Guest post: Listen to the water - Yellowstone to Yukon Conservation Initiative

Guest post: Listen to the water

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Tenaya Lynx reflects on why Indigenous-led conservation and connected, protected landscapes are key to protecting life-giving water sources in the Yellowstone to Yukon region and beyond

Black-and-white photo of Tenaya Lynx sitting on a boat, smiling and has her chin rested on her fist. She is wearing a light-colored toque.

Tenaya Lynx has returned to her hometown of Canmore, Alberta, after completing her Bachelor of Science in Geography degree at the University of Victoria. She is passionate about community connections, maintaining the integrity of natural systems, and exploring untapped possibilities within the conservation sector.

In the summer of 2020, Tenaya was Y2Y’s volunteer co-ordinator and worked with a group of volunteers to increase awareness on the Yellowstone to Yukon vision. In this guest post, Tenaya writes about the importance of protecting our precious water sources after attending the Global Water Futures Open Science Finale in May 2023.

Heat. Rain. Snow. Fires. It’s all happening here in the Yellowstone to Yukon region.

Rapid and more drastic changes in climate impact landscapes, wildlife and people. Climate change is one of the top drivers of biodiversity loss, while biodiversity loss makes ecosystems increasingly vulnerable to climate change — including life-giving water sources.

But after attending the Global Water Futures (GWF) Open Science Finale in Saskatoon, Saskatchewan in mid-May, I have learned more about why Indigenous-led conservation projects and large landscape conservation are key for water science and management.

As leaders in cold water science, GWF has published more than 2,000 scientific articles with much of their research focusing on the Rocky Mountains. Their Coldwater Research Lab is located in Canmore, led by the distinguished Dr. John Pomeroy.

Changes to mountain landscapes

We have hit multiple temperature records across the province of Alberta, with some cities, such as Calgary, seeing increases of 4.5 degrees Celsius over normal.

In my hometown of Canmore, people have been surprised by feverish weather in May, torrential rains in June, and now, summer snow. My community is noticing significant changes in our snow storage, water supply and sensitivity to fire.

Considering that snowpack started melting six weeks early this year, what does this mean for Albertans as we head into the summer months?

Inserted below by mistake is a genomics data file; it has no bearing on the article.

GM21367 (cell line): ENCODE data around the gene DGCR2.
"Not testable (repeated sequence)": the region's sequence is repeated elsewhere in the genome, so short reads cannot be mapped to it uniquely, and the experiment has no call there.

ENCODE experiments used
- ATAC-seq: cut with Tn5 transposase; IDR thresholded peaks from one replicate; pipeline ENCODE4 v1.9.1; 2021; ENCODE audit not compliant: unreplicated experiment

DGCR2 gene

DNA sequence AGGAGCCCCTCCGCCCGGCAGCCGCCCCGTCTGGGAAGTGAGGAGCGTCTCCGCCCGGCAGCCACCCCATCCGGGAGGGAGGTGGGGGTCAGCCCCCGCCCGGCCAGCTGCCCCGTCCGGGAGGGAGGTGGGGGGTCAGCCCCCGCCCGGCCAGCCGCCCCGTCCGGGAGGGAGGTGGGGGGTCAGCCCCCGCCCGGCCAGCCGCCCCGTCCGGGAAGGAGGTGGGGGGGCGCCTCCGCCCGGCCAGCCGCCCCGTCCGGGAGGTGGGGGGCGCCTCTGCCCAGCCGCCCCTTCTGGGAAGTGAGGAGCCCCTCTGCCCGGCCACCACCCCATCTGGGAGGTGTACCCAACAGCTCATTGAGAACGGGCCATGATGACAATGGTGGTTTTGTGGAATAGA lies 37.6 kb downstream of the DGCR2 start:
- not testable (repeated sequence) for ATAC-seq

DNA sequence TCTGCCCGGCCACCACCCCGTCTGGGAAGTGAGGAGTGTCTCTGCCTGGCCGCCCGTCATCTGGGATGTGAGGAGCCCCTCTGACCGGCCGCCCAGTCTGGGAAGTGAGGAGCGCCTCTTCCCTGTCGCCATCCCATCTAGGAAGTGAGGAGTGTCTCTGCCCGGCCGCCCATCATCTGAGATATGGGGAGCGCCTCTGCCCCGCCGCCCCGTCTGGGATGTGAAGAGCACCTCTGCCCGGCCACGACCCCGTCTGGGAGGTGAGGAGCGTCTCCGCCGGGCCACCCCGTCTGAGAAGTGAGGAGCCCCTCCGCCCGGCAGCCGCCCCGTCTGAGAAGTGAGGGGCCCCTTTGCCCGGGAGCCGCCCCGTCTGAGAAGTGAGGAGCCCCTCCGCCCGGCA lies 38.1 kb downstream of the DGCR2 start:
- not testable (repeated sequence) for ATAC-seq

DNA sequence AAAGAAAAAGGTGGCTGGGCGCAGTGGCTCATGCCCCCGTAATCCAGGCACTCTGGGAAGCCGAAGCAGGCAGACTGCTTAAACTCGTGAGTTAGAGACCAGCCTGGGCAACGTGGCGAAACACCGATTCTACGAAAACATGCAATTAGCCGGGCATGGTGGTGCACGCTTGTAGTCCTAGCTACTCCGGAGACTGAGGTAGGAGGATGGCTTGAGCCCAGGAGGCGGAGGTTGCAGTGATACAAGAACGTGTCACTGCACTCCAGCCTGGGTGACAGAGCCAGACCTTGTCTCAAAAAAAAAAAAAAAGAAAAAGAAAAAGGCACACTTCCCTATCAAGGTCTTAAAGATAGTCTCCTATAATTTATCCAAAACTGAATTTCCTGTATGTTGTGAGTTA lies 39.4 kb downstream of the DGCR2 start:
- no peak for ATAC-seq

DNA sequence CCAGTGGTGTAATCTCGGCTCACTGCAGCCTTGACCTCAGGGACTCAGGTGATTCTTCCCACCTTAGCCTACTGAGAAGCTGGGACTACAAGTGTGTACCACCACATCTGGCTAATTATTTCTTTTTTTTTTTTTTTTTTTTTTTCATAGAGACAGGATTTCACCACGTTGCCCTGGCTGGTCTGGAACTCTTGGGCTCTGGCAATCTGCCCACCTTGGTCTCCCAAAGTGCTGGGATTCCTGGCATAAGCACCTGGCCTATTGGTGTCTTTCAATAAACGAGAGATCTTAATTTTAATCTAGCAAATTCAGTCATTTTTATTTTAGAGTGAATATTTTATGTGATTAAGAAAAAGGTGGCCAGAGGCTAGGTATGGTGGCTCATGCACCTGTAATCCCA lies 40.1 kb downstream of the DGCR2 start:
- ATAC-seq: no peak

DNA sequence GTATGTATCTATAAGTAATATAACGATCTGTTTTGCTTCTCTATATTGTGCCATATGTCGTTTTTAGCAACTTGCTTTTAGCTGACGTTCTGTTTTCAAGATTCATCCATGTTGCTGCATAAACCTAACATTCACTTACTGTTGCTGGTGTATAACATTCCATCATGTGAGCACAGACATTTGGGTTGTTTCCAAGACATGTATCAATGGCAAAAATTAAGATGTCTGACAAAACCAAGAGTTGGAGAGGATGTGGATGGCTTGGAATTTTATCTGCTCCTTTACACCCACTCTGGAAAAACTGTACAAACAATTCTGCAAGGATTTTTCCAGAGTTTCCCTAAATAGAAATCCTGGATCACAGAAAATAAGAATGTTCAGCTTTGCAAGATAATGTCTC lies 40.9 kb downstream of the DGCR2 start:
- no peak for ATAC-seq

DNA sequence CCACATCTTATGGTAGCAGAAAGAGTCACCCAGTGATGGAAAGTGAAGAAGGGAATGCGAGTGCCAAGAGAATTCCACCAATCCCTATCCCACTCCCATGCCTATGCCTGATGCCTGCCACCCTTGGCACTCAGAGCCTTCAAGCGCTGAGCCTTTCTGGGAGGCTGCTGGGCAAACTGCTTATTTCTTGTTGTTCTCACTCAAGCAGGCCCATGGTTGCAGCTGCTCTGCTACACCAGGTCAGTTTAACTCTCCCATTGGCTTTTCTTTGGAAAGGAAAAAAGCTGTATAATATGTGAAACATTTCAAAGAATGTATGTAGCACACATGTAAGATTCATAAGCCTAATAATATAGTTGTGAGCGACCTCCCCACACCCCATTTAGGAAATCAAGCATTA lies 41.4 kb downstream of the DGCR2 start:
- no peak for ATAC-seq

​​When our snowpack melts earlier than normal, ripple effects are felt downstream. Change in the Rockies means change everywhere.

“We’re having problems because we don’t listen to the water.”

Mistawasis Nêhiyawak Elder Anthony Blair Dreaver Johnston at the 2023 Global Water Futures Open Science Finale

Provincial headwaters regions — the Bighorn, Kananaskis, Ghost, Livingstone-Porcupine, and Castle — provide 90 percent of Alberta’s water, fueling our bodies, agricultural lands, and of course, all things wild.

The mountains act as year-round storage sites for freshwater. In the winter as snowpack and ice, and throughout the summer as glaciers. When these stores are drained prematurely and as glaciers diminish in size, it means that our rivers rely predominantly on groundwater and precipitation throughout the summer and fall. Despite the recent disappointment of cancelled camping trips and soggy bike rides, these summer rains will be instrumental in maintaining river flows this season.

How do we move forward in the face of climate extremes? As Mistawasis Nêhiyawak Elder Anthony Blair Dreaver Johnston put it so well at the GWF Conference, “We’re having problems because we don’t listen to the water.” Anthony is an Indigenous Mentor at the University of Saskatchewan’s School of Environment and Sustainability.

River in the headwaters region of the Eastern Slopes in Alberta. Photo credit: Connie Simmons

Large landscape conservation is a solution

Human development and activity in the Yellowstone to Yukon region, such as more roads, industrial development, recreation, and agriculture, has caused significant land-use changes. These changes affect the natural movement of water back into the ground.